1. The ‘wall’ of Ezra 9:9

Whereas Nehemiah found the defences of Jerusalem destroyed (Neh. 1:3; 2:13, 17), Ezra thanked God for a ‘wall’ at Ezra 9:9 (KJV). Bowman and others have used this verse to argue that Ezra must have come after Nehemiah had restored the wall.21

However, in Ezra 9:9 the word used is not the usual word for a city wall, ḥômâ, but rather the word gader, which ordinarily refers to the enclosure of fields or vineyards. The LXX renders the word by phragmos. Moreover the fact that it is said to be ‘in Judah and in Jerusalem’ must surely mean that the word is used here in the figurative sense of ‘protection’ as the RSV (cf. NEB, JB) has rendered it.22

  1. The listing of Nehemiah before Ezra

Nehemiah is listed before Ezra in Nehemiah 12:26. This fact impressed Albright, who adopted the intermediate position of dating Ezra’s coming after Nehemiah’s arrival but in association with the latter’s second administration.23

Other scholars, however, believe that this datum has no bearing on the question of chronological sequence. As Harrison points out:

That Nehemiah may have been mentioned before Ezra in one particular passage (Neh. 12:26) has actually little bearing upon the larger chronological problem, since it appears fairly obvious that Nehemiah would in any event have taken precedence in his own memoirs in his capacity as civil governor of Judaea.24

  1. The population of Jerusalem

It has been argued that whereas Nehemiah found Jerusalem almost uninhabited and took steps to repopulate it (Neh. 7:4; 11:1–3; 13:10–13), Ezra came to a city that was well populated (Ezr. 1:1ff.). Therefore Ezra must have come after Nehemiah’s repopulation programme.

But the context of Ezra 10:1ff. implies that the large congregation of those who were sorry for becoming involved in mixed marriages came from throughout Judah.25

  1. The problem of mixed marriages

Both Ezra (9–10) and Nehemiah (13:23–28) deal with the problem of mixed marriages. Ezra adopted a more rigorous approach, demanding the dissolution of all such marriages. Apart from the expulsion of Joiada, Nehemiah forbade any future mixed marriages.

Brockington holds that Ezra’s handling most naturally follows Nehemiah’s attempt, and regards this as ‘the strongest argument’ for the reverse order.26 Furthermore, Bowman argues that the situation faced by Nehemiah must have been one of longstanding, since he found the children speaking in foreign dialects (Neh. 13:23–24).

As to the latter argument, if Ezra’s reforms took place in 457—some 25 years before Nehemiah’s actions upon his second return after 432—this would certainly be time enough for children of some age to have been born to renewed mixed marriages. The idea that a more rigorous handling of the problem should come later is purely subjective. Perhaps a less rigorous course was felt to be more effective by Nehemiah.’27

  1. The alleged failure of Ezra

Closely allied to the preceding argument is the often expressed idea that if Ezra preceded Nehemiah, he must have ‘failed’ as Nehemiah had to correct the same abuse. (Of course, the converse argument could be made, that if Nehemiah preceded Ezra, the former ‘failed’.) For example, H. H. Rowley avers:

It is curious that some of those who are the most zealous to defend the chronological order of Ezra and Nehemiah as it appears in the Bible are willing to do so at the cost of jettisoning the Biblical representation of the character of Ezra, and the reduction of him to the stature of an incompetent who had to be rescued by Nehemiah after his failure.28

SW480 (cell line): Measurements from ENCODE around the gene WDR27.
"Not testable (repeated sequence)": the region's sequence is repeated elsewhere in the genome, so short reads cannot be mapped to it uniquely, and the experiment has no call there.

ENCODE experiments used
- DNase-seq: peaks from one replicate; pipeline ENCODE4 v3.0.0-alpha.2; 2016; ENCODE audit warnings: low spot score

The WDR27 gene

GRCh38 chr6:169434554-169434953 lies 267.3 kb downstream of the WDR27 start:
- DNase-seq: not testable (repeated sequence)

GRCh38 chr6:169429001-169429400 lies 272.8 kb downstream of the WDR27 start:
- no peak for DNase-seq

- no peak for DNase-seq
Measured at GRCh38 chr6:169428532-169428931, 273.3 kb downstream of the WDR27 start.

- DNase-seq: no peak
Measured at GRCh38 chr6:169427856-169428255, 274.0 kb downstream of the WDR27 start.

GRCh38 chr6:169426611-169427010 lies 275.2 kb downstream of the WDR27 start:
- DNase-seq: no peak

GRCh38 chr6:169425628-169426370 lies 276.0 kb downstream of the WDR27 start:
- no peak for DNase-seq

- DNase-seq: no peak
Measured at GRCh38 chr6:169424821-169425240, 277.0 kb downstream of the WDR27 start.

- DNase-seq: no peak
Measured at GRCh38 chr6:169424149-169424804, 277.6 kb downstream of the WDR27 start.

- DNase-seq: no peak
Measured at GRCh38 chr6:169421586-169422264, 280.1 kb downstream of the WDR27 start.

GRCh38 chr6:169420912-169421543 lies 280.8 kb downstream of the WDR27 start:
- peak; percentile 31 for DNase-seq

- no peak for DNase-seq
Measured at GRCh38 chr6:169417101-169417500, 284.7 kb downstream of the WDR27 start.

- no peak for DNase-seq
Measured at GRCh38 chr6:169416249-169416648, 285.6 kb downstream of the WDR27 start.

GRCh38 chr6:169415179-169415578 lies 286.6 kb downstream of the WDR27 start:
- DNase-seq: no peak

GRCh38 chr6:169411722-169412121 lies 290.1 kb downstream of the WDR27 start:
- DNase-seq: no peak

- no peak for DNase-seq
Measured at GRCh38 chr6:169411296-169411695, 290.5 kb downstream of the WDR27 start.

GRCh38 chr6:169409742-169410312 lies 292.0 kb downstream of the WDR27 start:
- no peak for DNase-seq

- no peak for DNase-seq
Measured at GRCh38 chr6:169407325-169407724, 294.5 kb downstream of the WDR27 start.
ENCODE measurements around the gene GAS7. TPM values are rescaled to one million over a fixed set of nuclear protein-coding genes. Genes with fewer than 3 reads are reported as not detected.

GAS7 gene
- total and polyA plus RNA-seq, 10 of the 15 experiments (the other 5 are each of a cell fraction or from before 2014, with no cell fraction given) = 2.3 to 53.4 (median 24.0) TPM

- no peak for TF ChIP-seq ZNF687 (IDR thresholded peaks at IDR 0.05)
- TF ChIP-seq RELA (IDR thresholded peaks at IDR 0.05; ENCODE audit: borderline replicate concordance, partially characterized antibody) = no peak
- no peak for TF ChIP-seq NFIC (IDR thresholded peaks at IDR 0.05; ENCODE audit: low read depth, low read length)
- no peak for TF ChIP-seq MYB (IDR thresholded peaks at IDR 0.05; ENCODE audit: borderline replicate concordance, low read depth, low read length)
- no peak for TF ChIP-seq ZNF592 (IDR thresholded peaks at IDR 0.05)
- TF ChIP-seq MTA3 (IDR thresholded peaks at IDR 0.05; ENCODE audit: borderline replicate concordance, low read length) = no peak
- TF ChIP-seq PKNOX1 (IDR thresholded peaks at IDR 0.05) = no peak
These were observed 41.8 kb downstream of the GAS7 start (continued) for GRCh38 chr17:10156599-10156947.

It should be noted that God’s spokesmen do not ‘fail’ when they faithfully deliver God’s messages. The people who disobey are the ones who ‘fail’. In the short period of time during his absence after his first term, numerous abuses appeared which Nehemiah had to correct during his second term (Neh. 13:4–31). Cross remarks drily:

I am not impressed by such an argument. One may say that all the prophets and reformers failed in biblical history. A fairly close analogy is found in the reforms of Hezekiah and Josiah, both of which failed.29

  1. The date of the composition of Ezra-Nehemiah

Inasmuch as the text as it now stands presents Ezra’s priority over Nehemiah, if indeed Ezra came later the confusion must have arisen at a later date removed from the events, some hold in the third century BC. P. R. Ackroyd writes, ‘But if, as seems more probable, the Chronicler was active in about the middle of the fourth century, not more than a generation after this late dating for Ezra (in 398), then the disorder would be very difficult to explain.’30

Other scholars are convinced that the evidence points to an even earlier date for the work of the Chronicler. Cross concludes, ‘The fact that all genealogies in Chr3 end shortly before 400 BC virtually eliminates the popular view that Ezra followed Nehemiah in the seventh year of the reign of Artaxerxes II, 398 BC.31

  1. The Political Situation

Inasmuch as the early years of Artaxerxes I were troubled by a major revolt in Egypt, some have questioned whether Ezra would have been sent on an unprotected journey in 458. In the year 459/458 the king sent a 300,000-man army against Egypt. The roads would have been so filled with troop caravans, it has been argued, that there would have been no room for Ezra’s caravan.32

On the other hand, it could be argued that the presence of such troops would have made the caravan safe from robbers. Indeed, the precarious situation in Egypt probably made it desirable for the Persians to have a friendly agent in Palestine. F. Heichelheim, noting that Dor on the Palestinian coast is found on the Athenian tribute list for 454, concluded: ‘If we are right the new strength which Ezra was authorized to give … was urgently needed from the point of view of the Persian government to make defections in Palestine to the Athenians less dangerous …’33 Another classical scholar, J. L. Myres, concurs: ‘In particular, the very wide authority given to Ezra in 458 reflects the general uneasiness and the anxieties of the Persian government, during the revolt of Inaros in the Delta.’34